The 47 year old inventor says that banks would be keen on giving loans to self-help groups for purchasing the machine if the government gives an undertaking that it would buy back the napkins from them.

“It could earmark Rs.2000 crores - the same amount it has proposed to spend on the project - for the buyback scheme. It doesn’t have to spend a single paisa on buying the machines. The banks will take care of that cost. If the government is willing to consider my proposal it can generate employment for one million women, while achieving its goal of promoting hygiene among rural women,” he says.

Will his voice be heard or would the government and the MNCs have their way? We need to wait and watch.

P C Vinoj Kumar is a journalist based in Chennai. A former reporter with Tehelka, he is currently involved in launching an online magazine.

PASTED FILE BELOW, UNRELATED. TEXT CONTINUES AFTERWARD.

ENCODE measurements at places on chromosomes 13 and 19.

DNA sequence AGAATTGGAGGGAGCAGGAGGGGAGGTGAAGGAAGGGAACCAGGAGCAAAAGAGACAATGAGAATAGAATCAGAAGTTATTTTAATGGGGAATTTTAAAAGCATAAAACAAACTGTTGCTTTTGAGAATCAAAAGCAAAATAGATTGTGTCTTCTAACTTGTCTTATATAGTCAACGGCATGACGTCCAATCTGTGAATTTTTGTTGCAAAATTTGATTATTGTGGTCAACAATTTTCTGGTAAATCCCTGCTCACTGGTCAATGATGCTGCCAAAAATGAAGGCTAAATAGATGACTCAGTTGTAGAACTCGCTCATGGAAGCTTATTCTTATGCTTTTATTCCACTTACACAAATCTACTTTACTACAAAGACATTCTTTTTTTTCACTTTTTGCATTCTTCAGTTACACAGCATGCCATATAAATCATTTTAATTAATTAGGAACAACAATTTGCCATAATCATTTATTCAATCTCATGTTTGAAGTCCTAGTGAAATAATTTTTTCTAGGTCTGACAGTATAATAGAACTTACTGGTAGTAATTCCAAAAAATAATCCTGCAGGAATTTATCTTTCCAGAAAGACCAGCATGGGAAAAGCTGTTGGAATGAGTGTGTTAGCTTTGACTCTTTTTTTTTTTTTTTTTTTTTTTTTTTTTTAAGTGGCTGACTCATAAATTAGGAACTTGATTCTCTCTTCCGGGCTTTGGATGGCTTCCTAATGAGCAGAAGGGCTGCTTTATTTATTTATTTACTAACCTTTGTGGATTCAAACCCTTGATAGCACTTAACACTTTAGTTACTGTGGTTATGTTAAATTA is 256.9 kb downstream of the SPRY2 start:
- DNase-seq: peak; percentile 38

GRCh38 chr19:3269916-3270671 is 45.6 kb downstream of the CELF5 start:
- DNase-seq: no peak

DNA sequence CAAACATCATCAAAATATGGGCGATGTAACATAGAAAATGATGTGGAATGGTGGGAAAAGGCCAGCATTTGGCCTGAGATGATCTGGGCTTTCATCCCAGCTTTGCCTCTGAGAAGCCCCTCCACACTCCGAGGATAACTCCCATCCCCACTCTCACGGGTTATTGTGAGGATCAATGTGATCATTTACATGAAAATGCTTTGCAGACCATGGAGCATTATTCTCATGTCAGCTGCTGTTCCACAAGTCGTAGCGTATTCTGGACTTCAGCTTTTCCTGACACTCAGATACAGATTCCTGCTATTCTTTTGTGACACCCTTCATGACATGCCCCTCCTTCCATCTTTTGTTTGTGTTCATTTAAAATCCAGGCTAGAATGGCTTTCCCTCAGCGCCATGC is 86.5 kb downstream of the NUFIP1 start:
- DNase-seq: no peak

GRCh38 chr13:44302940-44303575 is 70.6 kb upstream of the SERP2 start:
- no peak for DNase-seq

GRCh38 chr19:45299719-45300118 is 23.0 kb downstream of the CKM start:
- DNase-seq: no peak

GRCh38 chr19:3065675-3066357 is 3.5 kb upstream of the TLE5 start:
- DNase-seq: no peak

Tuesday, October 20, 2009

What do the Chinese want from India?

First, a disclaimer: I am not an expert on Indo-China relations. But as one who sticks to a basic journalistic quality of tracking news and events that make headlines, I am aware that all is not well in the relations between the two countries. From the news I have been reading and watching in the last few weeks, it is quite obvious that the two Asian giants have upped the ante against each other.

The Indian media appears to be egging on New Delhi to adopt an aggressive stance and match the rhetoric of the Chinese, who have staked fresh claims over the Indian State of Arunachal Pradesh. The Chinese protest against Prime Minister Manmohan Singh’s recent visit to the North Eastern State evoked strong reactions in the media – quite justifiably.

In my view, China is behaving like the typical school bully, who would pick up fights with every other boy in the school, just to show who the boss was in the campus. The bully would have a free run till he gets his nose bloodied some day or someone at least stands up, looks him in the eye, and says, “Ok, dude! Let’s fight it out, if that’s what you want.” India has to respond in a language that the Chinese would understand.